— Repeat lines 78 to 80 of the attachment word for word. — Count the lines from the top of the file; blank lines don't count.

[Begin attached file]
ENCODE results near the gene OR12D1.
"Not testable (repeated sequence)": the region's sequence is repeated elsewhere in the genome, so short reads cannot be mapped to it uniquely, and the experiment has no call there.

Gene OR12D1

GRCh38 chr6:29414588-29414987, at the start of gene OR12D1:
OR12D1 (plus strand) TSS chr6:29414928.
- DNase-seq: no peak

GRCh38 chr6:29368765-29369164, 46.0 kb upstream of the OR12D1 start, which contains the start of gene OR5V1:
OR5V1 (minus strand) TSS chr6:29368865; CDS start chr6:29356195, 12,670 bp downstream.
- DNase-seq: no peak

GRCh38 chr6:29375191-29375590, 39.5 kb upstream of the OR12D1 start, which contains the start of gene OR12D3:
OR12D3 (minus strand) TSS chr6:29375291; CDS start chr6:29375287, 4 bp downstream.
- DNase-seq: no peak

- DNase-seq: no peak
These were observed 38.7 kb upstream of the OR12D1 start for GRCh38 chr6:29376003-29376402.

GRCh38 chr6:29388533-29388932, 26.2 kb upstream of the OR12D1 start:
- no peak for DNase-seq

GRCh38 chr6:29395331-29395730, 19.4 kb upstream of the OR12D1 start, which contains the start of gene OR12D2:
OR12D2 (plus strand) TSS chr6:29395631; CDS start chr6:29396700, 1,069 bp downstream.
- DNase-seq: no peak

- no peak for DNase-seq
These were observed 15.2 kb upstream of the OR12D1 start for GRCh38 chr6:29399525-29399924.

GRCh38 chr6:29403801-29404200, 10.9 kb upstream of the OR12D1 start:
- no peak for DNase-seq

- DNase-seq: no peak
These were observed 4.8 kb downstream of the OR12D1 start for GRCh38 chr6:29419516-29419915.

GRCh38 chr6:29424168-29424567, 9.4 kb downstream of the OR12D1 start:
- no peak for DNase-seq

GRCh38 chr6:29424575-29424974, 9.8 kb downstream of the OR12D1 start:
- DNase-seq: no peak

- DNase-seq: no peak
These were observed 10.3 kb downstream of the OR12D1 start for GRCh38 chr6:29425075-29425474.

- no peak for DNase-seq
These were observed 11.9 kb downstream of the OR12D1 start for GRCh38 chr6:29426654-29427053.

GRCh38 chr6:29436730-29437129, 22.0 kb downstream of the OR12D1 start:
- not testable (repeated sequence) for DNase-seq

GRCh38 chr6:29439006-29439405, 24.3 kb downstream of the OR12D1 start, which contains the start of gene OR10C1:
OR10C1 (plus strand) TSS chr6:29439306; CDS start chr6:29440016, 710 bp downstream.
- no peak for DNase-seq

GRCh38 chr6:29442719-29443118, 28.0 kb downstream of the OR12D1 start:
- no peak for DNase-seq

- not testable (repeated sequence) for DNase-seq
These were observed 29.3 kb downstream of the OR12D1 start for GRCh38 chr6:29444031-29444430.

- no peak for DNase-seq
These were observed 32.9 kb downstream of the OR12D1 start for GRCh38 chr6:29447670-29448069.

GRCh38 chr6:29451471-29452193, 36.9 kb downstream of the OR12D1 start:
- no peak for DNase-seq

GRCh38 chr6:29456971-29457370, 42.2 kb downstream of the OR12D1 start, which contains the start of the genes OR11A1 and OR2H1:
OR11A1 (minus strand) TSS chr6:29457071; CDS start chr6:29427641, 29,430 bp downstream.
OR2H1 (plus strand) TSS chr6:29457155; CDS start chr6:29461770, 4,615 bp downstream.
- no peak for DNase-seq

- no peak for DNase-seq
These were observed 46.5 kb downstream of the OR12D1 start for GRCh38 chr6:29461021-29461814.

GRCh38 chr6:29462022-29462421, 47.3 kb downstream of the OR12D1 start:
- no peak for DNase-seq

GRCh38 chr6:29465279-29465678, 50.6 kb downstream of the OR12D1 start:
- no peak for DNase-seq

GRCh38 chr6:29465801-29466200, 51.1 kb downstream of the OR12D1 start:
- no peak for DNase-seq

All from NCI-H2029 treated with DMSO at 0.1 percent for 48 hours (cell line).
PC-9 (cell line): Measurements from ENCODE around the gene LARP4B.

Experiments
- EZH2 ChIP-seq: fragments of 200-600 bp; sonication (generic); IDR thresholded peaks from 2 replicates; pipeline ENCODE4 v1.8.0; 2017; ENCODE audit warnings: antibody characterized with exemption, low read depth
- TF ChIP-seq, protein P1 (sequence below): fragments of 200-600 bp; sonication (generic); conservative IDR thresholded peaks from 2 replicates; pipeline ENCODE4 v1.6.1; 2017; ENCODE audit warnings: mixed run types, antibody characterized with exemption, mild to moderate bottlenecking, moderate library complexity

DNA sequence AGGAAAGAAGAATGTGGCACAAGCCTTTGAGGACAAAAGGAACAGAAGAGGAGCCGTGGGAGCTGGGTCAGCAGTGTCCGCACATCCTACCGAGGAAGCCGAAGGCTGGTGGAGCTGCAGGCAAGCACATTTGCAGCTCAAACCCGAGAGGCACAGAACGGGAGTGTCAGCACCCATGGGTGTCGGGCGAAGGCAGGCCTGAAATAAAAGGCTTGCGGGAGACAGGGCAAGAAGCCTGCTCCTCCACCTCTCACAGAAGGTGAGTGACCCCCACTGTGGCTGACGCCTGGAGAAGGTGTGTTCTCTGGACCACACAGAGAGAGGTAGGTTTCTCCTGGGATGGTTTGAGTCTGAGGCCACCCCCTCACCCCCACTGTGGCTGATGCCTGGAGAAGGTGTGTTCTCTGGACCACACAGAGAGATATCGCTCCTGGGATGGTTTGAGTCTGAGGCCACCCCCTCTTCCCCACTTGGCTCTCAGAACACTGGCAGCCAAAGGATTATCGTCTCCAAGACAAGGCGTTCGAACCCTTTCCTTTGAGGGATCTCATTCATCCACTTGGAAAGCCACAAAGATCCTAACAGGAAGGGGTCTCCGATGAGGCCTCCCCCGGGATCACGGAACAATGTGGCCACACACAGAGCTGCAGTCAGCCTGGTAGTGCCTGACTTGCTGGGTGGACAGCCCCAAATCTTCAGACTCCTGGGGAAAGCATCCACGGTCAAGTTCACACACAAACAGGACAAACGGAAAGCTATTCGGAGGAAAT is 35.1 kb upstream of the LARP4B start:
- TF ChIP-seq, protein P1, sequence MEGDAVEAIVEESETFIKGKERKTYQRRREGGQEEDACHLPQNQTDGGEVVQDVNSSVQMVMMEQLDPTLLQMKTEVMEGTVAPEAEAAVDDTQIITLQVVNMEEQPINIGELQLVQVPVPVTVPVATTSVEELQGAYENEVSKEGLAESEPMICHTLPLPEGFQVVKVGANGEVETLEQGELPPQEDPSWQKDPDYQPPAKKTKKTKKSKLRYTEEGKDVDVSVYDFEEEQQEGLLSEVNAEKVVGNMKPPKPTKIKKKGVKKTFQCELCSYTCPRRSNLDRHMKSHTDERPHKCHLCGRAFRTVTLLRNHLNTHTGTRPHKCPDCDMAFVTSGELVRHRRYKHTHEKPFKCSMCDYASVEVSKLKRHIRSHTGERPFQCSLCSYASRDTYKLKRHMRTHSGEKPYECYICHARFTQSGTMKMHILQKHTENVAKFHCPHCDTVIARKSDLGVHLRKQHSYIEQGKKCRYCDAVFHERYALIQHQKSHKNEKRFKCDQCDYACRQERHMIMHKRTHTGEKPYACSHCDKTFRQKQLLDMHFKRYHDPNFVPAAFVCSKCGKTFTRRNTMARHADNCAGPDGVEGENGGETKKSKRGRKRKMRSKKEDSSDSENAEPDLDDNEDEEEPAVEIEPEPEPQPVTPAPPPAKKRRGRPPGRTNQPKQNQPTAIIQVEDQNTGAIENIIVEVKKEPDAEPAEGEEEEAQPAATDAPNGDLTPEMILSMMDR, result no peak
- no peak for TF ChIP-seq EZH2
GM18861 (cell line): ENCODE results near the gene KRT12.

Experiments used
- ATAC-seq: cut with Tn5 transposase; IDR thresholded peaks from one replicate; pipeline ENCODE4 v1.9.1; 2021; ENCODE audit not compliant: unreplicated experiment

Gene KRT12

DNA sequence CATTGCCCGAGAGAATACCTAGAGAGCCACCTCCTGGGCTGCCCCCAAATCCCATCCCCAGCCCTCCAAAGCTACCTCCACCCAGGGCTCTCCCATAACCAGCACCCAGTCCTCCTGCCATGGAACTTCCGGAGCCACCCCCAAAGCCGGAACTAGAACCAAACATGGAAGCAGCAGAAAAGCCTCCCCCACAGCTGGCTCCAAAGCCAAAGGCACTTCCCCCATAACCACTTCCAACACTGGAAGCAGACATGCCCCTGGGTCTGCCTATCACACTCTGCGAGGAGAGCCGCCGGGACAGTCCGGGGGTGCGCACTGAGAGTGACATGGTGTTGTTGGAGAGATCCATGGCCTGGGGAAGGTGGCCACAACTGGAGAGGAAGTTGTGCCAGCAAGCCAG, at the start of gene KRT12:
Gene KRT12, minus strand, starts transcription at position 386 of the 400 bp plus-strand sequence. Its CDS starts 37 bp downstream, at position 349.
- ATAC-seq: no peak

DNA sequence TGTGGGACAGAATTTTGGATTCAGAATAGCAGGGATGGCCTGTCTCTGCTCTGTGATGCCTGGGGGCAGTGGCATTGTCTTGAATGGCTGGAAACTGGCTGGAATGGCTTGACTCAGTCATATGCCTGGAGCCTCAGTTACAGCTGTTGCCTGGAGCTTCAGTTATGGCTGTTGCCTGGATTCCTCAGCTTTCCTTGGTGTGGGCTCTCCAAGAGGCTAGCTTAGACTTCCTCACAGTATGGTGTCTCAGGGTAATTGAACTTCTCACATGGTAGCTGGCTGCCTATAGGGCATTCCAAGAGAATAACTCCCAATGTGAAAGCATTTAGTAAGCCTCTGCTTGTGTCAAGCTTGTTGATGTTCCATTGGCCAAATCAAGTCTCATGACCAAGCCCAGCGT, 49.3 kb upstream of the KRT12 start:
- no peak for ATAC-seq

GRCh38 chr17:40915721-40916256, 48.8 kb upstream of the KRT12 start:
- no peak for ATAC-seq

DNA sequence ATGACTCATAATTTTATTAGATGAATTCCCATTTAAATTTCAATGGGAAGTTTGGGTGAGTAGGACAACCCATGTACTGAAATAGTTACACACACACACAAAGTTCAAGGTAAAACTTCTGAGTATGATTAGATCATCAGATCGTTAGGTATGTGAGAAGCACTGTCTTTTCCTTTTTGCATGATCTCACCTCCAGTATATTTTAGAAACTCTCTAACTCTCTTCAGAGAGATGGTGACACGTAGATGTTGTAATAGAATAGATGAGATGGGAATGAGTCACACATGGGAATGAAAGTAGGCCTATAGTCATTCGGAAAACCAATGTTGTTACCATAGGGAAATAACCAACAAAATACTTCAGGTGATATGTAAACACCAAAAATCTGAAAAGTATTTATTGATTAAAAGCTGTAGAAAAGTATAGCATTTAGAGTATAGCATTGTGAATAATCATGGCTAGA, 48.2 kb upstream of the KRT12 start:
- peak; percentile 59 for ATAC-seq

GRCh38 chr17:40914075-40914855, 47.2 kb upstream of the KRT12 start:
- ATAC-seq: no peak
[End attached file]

DNA sequence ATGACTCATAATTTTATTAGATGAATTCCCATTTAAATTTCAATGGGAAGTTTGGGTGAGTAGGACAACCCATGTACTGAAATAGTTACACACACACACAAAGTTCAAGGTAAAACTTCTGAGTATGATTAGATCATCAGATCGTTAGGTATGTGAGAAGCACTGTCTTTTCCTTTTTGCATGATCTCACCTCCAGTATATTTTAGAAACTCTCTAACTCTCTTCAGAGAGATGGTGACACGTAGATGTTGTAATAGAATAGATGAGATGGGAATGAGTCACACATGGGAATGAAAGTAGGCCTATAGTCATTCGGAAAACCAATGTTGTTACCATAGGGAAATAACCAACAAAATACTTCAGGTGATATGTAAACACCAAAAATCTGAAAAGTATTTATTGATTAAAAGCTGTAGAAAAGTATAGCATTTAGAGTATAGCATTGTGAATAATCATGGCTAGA, 48.2 kb upstream of the KRT12 start:
- peak; percentile 59 for ATAC-seq

GRCh38 chr17:40914075-40914855, 47.2 kb upstream of the KRT12 start: